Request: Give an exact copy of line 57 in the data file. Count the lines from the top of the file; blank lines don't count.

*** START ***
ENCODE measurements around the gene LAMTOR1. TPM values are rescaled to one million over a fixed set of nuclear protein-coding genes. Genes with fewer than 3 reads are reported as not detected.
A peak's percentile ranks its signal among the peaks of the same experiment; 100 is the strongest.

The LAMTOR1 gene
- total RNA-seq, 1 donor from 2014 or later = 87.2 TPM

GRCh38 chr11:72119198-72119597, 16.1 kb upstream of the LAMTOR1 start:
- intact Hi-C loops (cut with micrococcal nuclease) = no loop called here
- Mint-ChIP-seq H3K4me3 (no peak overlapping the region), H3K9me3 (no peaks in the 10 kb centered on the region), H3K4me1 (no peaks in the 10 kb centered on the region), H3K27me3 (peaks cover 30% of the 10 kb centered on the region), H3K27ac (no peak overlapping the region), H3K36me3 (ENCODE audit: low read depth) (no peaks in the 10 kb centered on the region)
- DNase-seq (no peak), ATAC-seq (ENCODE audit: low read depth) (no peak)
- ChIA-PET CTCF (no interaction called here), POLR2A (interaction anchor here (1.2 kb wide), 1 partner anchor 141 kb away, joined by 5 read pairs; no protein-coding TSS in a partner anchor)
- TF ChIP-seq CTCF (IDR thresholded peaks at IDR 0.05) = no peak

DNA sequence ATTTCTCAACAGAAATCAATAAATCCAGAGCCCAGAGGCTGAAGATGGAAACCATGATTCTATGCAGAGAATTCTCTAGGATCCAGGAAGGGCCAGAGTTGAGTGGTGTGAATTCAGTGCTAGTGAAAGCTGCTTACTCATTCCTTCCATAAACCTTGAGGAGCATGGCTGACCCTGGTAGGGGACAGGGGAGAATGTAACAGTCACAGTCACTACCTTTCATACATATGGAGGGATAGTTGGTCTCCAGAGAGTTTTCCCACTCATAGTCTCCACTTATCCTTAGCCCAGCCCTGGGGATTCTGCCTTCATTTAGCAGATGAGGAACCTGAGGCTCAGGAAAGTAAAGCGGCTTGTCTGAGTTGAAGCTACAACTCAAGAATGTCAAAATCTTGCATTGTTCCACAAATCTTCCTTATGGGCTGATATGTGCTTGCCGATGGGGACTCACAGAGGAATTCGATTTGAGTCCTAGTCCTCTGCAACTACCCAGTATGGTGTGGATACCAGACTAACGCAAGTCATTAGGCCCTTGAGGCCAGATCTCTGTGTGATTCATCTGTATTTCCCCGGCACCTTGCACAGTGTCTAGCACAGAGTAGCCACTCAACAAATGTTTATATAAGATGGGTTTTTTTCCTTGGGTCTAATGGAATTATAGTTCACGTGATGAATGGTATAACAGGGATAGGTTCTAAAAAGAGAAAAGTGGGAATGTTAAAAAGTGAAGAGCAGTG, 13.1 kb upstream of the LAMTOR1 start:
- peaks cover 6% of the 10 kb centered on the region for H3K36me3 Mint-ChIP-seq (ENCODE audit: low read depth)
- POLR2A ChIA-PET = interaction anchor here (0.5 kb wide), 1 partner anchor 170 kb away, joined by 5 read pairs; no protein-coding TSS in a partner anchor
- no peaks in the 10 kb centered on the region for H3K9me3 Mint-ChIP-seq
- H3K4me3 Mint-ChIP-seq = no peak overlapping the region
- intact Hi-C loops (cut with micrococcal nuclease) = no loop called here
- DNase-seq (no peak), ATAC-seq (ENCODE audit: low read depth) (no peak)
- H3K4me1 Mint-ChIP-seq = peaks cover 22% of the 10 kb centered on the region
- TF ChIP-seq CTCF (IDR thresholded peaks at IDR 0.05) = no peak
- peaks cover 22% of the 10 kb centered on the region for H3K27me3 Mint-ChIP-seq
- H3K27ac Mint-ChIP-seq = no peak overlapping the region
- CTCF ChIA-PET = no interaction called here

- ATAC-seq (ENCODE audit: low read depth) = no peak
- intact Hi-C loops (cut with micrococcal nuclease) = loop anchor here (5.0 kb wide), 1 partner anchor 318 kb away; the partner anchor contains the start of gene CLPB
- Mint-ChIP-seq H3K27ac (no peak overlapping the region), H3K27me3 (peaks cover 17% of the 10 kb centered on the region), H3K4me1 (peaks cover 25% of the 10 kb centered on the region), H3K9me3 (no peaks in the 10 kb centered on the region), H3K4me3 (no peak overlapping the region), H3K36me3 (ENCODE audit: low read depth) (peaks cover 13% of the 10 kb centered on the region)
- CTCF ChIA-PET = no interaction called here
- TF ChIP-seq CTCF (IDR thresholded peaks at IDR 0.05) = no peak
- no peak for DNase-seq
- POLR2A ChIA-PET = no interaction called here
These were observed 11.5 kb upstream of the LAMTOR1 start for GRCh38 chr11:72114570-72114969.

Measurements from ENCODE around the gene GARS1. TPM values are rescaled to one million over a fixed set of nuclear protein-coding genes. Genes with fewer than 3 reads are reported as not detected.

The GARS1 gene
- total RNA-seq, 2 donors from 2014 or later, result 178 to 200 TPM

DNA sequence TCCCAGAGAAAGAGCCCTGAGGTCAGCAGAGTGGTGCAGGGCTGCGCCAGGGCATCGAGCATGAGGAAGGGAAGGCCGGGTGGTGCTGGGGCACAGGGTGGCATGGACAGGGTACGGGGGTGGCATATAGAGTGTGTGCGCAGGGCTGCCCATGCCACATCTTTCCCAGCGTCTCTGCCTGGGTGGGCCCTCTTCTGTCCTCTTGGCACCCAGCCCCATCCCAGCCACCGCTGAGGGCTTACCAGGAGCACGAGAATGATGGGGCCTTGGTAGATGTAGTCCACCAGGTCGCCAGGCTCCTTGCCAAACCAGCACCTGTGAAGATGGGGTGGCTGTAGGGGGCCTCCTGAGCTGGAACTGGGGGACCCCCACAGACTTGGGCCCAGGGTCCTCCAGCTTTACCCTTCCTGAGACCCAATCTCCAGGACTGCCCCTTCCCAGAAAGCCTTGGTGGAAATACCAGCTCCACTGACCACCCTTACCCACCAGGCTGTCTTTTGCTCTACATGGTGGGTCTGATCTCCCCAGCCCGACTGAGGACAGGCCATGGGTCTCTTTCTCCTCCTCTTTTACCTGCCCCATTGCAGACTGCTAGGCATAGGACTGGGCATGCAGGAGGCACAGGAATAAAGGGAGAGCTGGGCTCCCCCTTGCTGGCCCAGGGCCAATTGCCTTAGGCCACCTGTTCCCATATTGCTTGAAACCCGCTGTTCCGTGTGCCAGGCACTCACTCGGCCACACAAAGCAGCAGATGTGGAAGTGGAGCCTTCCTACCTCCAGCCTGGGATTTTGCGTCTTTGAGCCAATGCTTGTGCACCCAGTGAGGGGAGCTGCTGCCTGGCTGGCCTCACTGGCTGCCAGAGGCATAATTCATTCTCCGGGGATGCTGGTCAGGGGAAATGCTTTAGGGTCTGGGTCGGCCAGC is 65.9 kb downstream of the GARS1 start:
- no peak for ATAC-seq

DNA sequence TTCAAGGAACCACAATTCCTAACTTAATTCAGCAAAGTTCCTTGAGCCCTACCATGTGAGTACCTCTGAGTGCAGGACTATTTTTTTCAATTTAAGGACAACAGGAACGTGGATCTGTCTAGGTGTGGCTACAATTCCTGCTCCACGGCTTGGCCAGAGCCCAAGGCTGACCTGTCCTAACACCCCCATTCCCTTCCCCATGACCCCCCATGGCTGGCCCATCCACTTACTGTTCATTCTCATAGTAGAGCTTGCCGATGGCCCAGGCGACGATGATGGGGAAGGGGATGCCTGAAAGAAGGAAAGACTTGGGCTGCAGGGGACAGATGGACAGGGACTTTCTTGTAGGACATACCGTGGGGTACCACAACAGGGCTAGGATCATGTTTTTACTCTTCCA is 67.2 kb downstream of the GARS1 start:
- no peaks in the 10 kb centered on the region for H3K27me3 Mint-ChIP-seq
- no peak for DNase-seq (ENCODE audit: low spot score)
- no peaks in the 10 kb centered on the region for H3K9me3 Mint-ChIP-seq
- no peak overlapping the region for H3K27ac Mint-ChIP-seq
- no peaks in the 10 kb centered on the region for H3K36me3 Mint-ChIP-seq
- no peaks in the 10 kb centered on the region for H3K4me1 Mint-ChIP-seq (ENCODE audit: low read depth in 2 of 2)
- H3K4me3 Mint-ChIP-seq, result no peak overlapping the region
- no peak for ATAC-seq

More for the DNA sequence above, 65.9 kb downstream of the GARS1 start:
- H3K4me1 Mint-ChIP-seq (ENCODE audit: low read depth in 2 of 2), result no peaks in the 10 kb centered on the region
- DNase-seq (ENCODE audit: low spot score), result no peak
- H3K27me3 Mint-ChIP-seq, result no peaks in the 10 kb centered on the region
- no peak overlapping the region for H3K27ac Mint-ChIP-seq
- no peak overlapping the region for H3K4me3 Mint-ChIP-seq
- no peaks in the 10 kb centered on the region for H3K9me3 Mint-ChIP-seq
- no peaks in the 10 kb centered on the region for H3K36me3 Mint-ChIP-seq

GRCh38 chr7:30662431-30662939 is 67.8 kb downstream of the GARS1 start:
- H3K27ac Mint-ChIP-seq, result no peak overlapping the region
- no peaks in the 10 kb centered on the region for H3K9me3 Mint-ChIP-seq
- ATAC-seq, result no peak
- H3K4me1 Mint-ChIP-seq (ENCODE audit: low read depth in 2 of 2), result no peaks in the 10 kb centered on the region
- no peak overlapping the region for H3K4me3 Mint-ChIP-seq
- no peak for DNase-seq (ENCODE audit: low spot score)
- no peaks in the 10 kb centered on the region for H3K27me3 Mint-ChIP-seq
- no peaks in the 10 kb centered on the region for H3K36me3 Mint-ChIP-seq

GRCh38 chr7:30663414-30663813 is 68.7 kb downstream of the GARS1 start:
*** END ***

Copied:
- H3K4me1 Mint-ChIP-seq (ENCODE audit: low read depth in 2 of 2), result no peaks in the 10 kb centered on the region